Two high profile All Blacks and a high profile rower have been referred to police over electoral law breaches, as well as 17 others.
Jonah Lomu, Israel Dagg and Eric Murray tweeted on election day who they voted for, breaching New Zealand electoral rules.
On election day, there is general prohibition of the publication of any statement that is likely to influence which candidate or party a person should, or should not, vote for, according to the Electoral Commission website.
Dagg, who has more than 87,000 followers on Twitter, tweeted on the afternoon of Election Day: "Just voted for @johnkeypm and the National party all the best for tonight #blueallday #National".
He later deleted the tweet, stating he was a first time voter and did not know electoral rules meant people could not publish material indicating how they voted.
Lomu also supported the right, tweeting: "@johnkeypm All the best Tonight Get in there everyone your last chance to vote and grow NZ go "National" #vote2014nz". Lomu has more than 49,000 followers.
Murray, who won gold at the Olympics, let his followers know he was voting National. "Get out & vote NZ! Plenty of time left #decision14 Don't worry @johnkeypm you got my vote! #sportfunding", his tweet said.
Both Lomu and Murray deleted their tweets.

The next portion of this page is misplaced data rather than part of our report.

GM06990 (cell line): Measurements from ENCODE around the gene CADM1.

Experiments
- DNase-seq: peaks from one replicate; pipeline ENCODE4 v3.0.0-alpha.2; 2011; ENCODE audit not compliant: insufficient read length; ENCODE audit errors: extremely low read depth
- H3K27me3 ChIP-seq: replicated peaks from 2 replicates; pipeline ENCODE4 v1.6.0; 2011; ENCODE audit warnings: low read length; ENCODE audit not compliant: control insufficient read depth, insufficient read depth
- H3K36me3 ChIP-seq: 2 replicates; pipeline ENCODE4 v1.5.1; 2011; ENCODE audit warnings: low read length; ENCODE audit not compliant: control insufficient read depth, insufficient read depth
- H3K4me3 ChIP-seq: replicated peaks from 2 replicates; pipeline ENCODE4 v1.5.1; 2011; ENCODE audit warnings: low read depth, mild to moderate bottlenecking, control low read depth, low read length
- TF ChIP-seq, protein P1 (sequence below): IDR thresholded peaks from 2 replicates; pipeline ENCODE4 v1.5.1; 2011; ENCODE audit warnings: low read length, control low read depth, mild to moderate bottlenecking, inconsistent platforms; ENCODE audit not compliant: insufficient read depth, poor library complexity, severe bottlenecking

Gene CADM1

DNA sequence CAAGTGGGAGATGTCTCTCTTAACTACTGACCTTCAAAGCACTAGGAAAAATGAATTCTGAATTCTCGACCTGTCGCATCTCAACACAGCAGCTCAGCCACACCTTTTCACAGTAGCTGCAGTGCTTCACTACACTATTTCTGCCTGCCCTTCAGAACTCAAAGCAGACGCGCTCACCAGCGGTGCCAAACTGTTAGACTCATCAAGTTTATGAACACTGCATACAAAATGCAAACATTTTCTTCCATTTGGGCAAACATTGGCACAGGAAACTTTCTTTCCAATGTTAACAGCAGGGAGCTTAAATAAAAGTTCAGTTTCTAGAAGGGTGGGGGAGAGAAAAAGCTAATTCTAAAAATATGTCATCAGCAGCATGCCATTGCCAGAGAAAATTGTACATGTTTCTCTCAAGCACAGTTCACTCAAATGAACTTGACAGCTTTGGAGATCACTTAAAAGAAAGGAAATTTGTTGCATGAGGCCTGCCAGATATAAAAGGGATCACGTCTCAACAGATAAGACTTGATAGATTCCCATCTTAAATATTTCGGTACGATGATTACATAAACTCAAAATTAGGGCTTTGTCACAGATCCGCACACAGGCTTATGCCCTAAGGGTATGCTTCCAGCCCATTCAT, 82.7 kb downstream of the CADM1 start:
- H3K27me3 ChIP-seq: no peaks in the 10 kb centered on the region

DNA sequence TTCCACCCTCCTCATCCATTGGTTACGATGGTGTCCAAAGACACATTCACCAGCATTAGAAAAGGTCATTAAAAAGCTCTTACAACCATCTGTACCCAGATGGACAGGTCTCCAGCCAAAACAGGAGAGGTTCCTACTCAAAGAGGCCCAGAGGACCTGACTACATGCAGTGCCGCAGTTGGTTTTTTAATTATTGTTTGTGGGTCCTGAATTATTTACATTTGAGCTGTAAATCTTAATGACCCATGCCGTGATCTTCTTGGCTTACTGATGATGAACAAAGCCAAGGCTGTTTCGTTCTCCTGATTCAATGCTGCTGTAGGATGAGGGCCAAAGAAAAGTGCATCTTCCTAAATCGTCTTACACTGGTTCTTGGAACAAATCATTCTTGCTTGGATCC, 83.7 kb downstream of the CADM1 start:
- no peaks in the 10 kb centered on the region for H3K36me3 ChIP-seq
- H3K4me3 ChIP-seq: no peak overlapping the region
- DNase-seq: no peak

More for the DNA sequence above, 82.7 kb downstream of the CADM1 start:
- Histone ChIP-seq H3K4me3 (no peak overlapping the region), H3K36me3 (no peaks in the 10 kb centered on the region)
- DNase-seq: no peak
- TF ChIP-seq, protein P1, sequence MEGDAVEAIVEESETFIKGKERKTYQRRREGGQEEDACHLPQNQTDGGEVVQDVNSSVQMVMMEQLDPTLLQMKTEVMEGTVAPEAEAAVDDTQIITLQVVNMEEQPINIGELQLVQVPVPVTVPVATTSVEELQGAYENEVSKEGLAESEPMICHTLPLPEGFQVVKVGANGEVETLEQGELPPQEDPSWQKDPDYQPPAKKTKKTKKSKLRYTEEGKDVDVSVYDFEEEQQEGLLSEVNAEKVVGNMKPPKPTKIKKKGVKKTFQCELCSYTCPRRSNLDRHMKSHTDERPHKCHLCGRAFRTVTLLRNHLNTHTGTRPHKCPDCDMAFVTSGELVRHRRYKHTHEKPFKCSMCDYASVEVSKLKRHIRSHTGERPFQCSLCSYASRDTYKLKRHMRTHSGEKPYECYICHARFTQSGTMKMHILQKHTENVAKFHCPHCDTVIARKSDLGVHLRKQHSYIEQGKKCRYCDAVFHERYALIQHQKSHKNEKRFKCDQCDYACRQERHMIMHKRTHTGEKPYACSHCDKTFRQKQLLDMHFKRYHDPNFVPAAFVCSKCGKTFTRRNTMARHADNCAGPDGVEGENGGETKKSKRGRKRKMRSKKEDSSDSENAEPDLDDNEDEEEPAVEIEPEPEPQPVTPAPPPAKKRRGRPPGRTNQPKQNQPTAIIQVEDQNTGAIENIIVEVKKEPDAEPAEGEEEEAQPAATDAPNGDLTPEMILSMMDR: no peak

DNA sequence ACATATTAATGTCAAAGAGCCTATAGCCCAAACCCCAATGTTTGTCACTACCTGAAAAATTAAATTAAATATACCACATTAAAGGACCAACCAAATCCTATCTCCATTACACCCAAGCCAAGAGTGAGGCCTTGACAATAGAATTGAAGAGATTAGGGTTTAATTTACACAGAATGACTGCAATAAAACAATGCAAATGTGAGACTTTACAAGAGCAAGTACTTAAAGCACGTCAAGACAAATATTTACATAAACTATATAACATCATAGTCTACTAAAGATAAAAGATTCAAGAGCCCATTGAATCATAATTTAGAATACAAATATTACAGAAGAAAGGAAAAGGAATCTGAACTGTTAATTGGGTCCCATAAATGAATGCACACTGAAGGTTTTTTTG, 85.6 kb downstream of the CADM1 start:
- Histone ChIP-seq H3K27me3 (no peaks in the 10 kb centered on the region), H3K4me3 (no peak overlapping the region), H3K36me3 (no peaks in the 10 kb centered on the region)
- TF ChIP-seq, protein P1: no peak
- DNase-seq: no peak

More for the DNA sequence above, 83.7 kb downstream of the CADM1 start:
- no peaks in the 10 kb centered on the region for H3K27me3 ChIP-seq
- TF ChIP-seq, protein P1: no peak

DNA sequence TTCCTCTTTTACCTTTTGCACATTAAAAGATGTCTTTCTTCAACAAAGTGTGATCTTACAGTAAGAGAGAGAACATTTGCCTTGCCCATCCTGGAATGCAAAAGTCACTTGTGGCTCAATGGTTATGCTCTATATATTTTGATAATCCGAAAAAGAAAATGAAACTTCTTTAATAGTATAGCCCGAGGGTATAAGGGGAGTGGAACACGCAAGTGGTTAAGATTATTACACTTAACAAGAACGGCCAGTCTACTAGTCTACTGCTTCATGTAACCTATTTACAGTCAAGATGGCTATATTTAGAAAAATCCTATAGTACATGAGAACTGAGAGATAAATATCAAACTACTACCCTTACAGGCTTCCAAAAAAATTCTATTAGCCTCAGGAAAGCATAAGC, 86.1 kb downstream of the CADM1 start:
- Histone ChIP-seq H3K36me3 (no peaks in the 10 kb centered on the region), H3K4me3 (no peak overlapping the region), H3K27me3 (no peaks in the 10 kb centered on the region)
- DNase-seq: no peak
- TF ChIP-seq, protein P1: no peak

The Electoral Commission says the increased interest in voters taking 'selfies' inside voting places raised concerns about congestion and disturbance in voting places, but could potentially breach other rules in the Electoral Act regarding campaigning on election day and protecting the secrecy of voting.
The Electoral Commission confirmed today they had been reported to police along with more than 20 others over social media breaches.
The other breaches included incidents of people publishing material indicating how they voted, or publishing statements likely to influence voters, as well as more incidences involving people sharing an election day video featuring John Key and a Vote National Party message, incidents involving people sharing a "vote for Nikki Kaye" message and two incidents involving individuals who posted online that they intended to vote more than once, which is also an offence.